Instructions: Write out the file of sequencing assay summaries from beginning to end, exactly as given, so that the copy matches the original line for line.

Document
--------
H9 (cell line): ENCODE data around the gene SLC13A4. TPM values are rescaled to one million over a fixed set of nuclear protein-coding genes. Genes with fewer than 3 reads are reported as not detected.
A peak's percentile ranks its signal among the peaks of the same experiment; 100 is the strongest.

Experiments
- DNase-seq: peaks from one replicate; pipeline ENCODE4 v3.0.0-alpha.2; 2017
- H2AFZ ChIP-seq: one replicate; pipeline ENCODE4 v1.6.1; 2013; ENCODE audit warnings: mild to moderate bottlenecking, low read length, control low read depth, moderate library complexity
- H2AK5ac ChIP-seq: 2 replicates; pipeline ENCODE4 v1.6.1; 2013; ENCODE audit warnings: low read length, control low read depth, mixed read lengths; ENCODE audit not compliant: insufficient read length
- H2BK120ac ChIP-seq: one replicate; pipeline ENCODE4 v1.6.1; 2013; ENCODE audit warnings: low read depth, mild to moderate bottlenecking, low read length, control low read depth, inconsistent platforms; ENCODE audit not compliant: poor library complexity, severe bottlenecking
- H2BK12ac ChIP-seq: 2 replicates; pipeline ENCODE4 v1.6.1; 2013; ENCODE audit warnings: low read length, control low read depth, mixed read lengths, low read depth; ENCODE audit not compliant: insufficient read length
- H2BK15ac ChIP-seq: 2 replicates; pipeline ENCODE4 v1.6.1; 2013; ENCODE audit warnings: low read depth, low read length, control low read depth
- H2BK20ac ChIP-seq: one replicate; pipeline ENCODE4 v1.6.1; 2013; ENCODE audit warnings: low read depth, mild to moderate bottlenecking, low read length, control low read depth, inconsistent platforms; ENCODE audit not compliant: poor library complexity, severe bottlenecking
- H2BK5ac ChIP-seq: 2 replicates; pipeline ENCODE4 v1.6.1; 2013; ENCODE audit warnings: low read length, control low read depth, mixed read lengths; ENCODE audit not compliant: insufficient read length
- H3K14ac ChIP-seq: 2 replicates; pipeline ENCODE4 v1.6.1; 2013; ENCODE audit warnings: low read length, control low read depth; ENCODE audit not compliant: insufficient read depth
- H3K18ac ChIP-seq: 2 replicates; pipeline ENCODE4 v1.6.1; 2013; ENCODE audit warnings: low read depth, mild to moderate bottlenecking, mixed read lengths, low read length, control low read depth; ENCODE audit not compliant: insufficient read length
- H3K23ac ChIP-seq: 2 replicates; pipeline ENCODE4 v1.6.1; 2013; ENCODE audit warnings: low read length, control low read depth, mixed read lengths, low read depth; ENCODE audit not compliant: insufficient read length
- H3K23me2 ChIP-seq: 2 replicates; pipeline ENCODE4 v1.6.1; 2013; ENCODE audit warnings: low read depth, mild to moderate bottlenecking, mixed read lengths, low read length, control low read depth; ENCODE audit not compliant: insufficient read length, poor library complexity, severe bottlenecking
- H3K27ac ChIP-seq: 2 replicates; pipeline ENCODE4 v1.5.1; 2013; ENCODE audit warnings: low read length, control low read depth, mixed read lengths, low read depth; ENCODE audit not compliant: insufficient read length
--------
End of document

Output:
H9 (cell line): ENCODE data around the gene SLC13A4. TPM values are rescaled to one million over a fixed set of nuclear protein-coding genes. Genes with fewer than 3 reads are reported as not detected.
A peak's percentile ranks its signal among the peaks of the same experiment; 100 is the strongest.

Experiments
- DNase-seq: peaks from one replicate; pipeline ENCODE4 v3.0.0-alpha.2; 2017
- H2AFZ ChIP-seq: one replicate; pipeline ENCODE4 v1.6.1; 2013; ENCODE audit warnings: mild to moderate bottlenecking, low read length, control low read depth, moderate library complexity
- H2AK5ac ChIP-seq: 2 replicates; pipeline ENCODE4 v1.6.1; 2013; ENCODE audit warnings: low read length, control low read depth, mixed read lengths; ENCODE audit not compliant: insufficient read length
- H2BK120ac ChIP-seq: one replicate; pipeline ENCODE4 v1.6.1; 2013; ENCODE audit warnings: low read depth, mild to moderate bottlenecking, low read length, control low read depth, inconsistent platforms; ENCODE audit not compliant: poor library complexity, severe bottlenecking
- H2BK12ac ChIP-seq: 2 replicates; pipeline ENCODE4 v1.6.1; 2013; ENCODE audit warnings: low read length, control low read depth, mixed read lengths, low read depth; ENCODE audit not compliant: insufficient read length
- H2BK15ac ChIP-seq: 2 replicates; pipeline ENCODE4 v1.6.1; 2013; ENCODE audit warnings: low read depth, low read length, control low read depth
- H2BK20ac ChIP-seq: one replicate; pipeline ENCODE4 v1.6.1; 2013; ENCODE audit warnings: low read depth, mild to moderate bottlenecking, low read length, control low read depth, inconsistent platforms; ENCODE audit not compliant: poor library complexity, severe bottlenecking
- H2BK5ac ChIP-seq: 2 replicates; pipeline ENCODE4 v1.6.1; 2013; ENCODE audit warnings: low read length, control low read depth, mixed read lengths; ENCODE audit not compliant: insufficient read length
- H3K14ac ChIP-seq: 2 replicates; pipeline ENCODE4 v1.6.1; 2013; ENCODE audit warnings: low read length, control low read depth; ENCODE audit not compliant: insufficient read depth
- H3K18ac ChIP-seq: 2 replicates; pipeline ENCODE4 v1.6.1; 2013; ENCODE audit warnings: low read depth, mild to moderate bottlenecking, mixed read lengths, low read length, control low read depth; ENCODE audit not compliant: insufficient read length
- H3K23ac ChIP-seq: 2 replicates; pipeline ENCODE4 v1.6.1; 2013; ENCODE audit warnings: low read length, control low read depth, mixed read lengths, low read depth; ENCODE audit not compliant: insufficient read length
- H3K23me2 ChIP-seq: 2 replicates; pipeline ENCODE4 v1.6.1; 2013; ENCODE audit warnings: low read depth, mild to moderate bottlenecking, mixed read lengths, low read length, control low read depth; ENCODE audit not compliant: insufficient read length, poor library complexity, severe bottlenecking
- H3K27ac ChIP-seq: 2 replicates; pipeline ENCODE4 v1.5.1; 2013; ENCODE audit warnings: low read length, control low read depth, mixed read lengths, low read depth; ENCODE audit not compliant: insufficient read length